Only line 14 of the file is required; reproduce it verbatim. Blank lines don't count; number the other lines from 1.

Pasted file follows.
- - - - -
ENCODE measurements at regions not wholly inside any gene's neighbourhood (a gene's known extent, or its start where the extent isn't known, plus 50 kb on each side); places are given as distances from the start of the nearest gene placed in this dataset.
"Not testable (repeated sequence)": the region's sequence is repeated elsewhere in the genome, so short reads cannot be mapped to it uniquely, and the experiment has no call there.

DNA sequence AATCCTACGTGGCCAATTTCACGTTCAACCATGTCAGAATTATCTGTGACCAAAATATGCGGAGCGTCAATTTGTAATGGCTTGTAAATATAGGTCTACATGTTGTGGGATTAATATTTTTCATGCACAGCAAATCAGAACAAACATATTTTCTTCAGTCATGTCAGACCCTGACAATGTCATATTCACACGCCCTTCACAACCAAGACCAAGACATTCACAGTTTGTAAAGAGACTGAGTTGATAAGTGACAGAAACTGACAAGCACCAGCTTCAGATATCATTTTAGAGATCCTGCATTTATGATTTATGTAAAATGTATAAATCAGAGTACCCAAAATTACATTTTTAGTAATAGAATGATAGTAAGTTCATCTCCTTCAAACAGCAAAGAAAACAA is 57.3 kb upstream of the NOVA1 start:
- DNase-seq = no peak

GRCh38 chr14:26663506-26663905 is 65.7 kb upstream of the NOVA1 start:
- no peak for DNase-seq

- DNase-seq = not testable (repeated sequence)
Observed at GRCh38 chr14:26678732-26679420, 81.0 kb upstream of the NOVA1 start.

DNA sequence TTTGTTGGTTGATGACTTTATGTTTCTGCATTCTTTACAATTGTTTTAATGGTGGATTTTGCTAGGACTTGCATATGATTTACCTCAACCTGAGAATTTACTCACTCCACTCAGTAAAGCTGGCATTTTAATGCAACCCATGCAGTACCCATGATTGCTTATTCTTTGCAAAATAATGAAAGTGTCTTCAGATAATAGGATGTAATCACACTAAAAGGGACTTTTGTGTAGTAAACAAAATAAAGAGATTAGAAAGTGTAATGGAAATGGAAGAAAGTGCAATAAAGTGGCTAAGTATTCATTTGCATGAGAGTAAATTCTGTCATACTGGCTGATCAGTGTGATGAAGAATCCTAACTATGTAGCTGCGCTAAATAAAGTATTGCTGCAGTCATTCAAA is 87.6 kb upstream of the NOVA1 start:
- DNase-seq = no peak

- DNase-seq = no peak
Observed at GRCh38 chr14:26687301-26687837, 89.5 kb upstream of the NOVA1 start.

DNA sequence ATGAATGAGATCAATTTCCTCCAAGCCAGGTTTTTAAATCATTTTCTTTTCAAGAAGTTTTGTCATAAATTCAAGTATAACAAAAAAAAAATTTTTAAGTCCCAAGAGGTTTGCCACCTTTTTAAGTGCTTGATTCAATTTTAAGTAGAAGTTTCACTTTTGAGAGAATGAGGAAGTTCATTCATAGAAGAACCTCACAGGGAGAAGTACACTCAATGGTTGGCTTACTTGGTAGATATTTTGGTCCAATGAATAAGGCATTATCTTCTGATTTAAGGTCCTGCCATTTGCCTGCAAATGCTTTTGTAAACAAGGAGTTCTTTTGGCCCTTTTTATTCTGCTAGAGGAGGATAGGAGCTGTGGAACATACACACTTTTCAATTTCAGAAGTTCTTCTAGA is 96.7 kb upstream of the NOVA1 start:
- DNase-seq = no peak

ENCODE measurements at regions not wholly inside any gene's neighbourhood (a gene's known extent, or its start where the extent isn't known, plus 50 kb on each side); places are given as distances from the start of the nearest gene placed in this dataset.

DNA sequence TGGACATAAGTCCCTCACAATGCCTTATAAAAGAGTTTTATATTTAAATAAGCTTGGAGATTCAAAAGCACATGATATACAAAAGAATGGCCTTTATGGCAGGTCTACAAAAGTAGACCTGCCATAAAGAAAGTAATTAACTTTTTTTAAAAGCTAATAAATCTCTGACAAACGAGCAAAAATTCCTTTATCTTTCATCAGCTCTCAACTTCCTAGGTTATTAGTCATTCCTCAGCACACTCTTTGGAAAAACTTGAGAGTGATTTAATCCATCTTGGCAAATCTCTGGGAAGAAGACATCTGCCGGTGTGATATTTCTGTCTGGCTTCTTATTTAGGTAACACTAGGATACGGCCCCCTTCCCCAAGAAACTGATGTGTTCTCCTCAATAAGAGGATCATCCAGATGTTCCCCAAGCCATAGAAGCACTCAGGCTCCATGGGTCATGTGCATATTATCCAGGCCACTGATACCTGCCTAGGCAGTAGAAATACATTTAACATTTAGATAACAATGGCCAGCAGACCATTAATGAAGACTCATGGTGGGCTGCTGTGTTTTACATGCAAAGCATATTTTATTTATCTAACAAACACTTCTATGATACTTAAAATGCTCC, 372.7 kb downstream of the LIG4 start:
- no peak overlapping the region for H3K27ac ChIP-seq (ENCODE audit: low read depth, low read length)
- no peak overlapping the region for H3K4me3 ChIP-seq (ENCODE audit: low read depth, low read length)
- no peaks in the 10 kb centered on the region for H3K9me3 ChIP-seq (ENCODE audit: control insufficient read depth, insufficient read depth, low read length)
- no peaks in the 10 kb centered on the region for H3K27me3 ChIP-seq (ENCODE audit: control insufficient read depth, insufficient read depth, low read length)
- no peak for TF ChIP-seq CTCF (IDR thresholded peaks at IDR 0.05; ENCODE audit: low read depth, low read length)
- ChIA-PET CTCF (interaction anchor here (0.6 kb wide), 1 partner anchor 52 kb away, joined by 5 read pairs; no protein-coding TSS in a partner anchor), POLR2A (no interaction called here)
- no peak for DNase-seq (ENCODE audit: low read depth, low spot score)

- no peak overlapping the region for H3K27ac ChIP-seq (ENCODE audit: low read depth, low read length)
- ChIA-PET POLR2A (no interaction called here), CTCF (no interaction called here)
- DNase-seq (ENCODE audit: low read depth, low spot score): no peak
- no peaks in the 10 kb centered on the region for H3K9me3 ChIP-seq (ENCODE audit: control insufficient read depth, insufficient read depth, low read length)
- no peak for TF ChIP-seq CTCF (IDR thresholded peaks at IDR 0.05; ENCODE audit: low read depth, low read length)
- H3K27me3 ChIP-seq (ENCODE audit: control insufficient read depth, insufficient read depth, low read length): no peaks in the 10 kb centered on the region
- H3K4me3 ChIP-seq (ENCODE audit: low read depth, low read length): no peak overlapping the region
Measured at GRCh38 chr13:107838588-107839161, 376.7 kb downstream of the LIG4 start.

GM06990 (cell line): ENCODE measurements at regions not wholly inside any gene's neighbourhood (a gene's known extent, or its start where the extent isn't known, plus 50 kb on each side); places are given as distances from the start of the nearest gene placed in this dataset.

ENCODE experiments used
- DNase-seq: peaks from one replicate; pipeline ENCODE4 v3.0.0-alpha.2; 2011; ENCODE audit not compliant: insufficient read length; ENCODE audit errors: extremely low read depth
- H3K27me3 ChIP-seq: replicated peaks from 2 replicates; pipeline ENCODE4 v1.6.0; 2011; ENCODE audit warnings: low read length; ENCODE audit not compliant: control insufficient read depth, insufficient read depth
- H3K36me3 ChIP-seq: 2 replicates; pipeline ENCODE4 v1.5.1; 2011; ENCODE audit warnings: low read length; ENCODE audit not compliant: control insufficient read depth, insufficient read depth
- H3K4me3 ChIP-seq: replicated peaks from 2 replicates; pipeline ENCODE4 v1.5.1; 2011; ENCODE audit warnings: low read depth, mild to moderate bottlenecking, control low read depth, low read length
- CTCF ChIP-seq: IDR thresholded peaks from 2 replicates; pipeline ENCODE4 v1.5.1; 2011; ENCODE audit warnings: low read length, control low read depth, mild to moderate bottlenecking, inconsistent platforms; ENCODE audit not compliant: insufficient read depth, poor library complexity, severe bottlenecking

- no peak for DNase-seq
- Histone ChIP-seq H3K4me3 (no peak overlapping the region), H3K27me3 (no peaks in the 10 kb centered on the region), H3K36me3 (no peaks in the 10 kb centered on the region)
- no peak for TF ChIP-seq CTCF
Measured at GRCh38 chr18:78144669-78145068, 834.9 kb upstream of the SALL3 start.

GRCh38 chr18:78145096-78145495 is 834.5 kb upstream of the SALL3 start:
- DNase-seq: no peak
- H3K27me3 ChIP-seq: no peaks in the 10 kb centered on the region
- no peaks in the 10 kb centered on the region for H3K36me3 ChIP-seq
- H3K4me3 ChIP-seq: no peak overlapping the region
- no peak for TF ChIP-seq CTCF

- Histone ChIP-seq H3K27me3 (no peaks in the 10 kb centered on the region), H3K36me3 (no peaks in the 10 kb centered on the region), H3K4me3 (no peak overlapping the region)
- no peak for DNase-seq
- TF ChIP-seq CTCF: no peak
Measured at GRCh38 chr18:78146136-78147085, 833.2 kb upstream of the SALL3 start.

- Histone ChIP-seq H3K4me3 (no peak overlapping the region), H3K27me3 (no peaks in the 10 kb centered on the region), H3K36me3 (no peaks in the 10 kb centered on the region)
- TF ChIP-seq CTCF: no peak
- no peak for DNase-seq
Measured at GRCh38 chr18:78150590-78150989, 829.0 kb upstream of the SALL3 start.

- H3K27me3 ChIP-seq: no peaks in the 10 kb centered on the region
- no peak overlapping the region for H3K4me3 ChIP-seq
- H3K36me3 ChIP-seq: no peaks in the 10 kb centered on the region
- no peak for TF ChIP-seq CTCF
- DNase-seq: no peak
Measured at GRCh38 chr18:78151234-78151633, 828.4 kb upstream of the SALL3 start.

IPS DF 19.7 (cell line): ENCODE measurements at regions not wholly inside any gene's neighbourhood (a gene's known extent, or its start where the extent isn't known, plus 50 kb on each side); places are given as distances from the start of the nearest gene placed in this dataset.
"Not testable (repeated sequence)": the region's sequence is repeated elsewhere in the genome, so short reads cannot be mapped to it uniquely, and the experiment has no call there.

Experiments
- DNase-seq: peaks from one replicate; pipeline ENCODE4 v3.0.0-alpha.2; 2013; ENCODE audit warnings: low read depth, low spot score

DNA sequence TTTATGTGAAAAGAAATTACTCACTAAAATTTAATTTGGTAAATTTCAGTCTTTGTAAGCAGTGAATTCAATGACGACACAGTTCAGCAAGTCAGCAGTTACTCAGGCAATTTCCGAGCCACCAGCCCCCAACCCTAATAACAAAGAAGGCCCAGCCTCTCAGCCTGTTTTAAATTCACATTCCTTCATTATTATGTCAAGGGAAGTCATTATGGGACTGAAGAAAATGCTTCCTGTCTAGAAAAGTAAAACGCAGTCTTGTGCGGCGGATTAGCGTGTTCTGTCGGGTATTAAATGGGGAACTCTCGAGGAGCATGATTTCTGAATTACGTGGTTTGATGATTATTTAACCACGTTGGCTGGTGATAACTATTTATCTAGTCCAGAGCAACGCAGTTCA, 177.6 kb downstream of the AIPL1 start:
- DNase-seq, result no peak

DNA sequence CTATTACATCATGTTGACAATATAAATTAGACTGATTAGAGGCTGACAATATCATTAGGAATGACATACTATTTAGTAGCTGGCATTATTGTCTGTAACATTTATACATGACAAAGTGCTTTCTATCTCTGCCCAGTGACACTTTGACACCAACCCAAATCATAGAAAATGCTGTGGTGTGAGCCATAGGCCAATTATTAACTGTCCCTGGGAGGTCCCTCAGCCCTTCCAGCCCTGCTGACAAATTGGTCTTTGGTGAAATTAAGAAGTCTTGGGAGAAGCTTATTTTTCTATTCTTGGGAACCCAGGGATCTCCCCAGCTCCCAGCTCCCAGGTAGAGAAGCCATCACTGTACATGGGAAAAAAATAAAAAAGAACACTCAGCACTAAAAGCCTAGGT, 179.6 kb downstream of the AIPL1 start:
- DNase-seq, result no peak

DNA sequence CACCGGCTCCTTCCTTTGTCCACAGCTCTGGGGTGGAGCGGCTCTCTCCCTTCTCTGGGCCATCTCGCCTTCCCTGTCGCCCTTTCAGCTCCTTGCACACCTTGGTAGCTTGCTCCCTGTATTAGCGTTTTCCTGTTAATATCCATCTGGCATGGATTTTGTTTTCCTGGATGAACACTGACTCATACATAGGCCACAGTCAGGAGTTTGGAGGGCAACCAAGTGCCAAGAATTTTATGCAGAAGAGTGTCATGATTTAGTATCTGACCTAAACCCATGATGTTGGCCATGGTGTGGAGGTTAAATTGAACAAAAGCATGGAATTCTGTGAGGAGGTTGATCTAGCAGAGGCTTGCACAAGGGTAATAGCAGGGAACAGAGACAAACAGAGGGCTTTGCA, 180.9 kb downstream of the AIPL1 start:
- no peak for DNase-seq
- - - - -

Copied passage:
- DNase-seq = no peak